Feature image credit: Louis Walker

CCCU Alumnus Steve Backshall returns

Popular wildlife TV presenter Steve Backshall made his return to Canterbury Christ University (CCCU) for the first time since his graduation in May.

The Christ Church alumnus gave a talk on careers in wildlife media, that touched on not just his own experiences but also advice on how to get experience in the industry.

Backshall is best known for his time working for the BBC, where he presented Deadly 60 and was awarded two BAFTAs for the series in 2011.  More recently, he can be seen in his series, Expedition with Steve Backshall, which has seen him travel across the globe including climbing mountains in the Middle East and trekking through the jungles of South America.

CCCU Vice-Chancellor and Principal Professor Rama Thirunamachandran said how important it is that alumni continue to engage with the university community.

“Alumni are our most important ambassadors for the university. in many ways, the most important thing alumni can do, is to come back and do talks like the one we have just heard, and I think part of being the Christ Church family is not just students and staff but our alumni as well.

The talk was open to both former and current students studying media or science courses at Christ Church.

One former student, Nathan Barfoot, who studied film, radio and television, said that seeing the talk was fantastic.

“I really was blown out of the water by all the information we received in such a short amount of time.”

Current student Megan Dobson, who is studying for her doctorate in environmentalism through screen media, also said how the talk was an inspiration to post graduate students.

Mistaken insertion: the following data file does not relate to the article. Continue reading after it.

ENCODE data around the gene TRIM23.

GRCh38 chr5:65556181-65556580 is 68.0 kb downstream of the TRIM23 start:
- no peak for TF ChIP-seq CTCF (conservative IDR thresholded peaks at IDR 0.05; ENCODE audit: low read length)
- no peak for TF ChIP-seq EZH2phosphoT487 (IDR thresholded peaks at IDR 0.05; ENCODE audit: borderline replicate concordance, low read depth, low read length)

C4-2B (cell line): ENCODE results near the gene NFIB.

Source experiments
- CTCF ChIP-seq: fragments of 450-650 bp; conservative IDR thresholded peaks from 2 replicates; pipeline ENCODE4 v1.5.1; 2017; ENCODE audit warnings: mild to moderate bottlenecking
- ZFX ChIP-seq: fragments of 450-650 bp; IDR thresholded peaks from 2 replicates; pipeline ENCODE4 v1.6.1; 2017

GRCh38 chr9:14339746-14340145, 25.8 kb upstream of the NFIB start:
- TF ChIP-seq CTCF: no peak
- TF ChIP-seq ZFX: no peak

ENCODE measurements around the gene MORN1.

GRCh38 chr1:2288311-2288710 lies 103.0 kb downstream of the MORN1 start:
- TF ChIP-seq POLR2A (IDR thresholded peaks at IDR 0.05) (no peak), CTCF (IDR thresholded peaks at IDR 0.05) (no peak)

“I think it’s quite important especially as a post grad student because it inspires you to do the same when you’ve graduated as it’s someone who’s already reached the finish line.”

Backshall was able to attend graduation in May 2022 after achieving his masters by research in bioscience.

The talk began with a breakdown of his career from the start, picking up a camera in the jungles of Columbia and being the ‘Adventurer in resident’ for National Geographic Channel International, to working for the BBC, creating the BAFTA winning Deadly 60 and all the expeditions in between.

Drawing on his own experience Backshall offered advice to those looking to get into wildlife media.

“The world of television, particularly wildlife television, is an incredibly exciting one. It’s one that offers so much to so many people but it’s really hard to get into.

“If you are interested in heading into this field, first of all, develop an idea and preferably lots of ideas… Ideas are the currency in the media that cannot be beaten, any company any channel, any commissioner that you go and speak to is going to want to hear about your ideas.”

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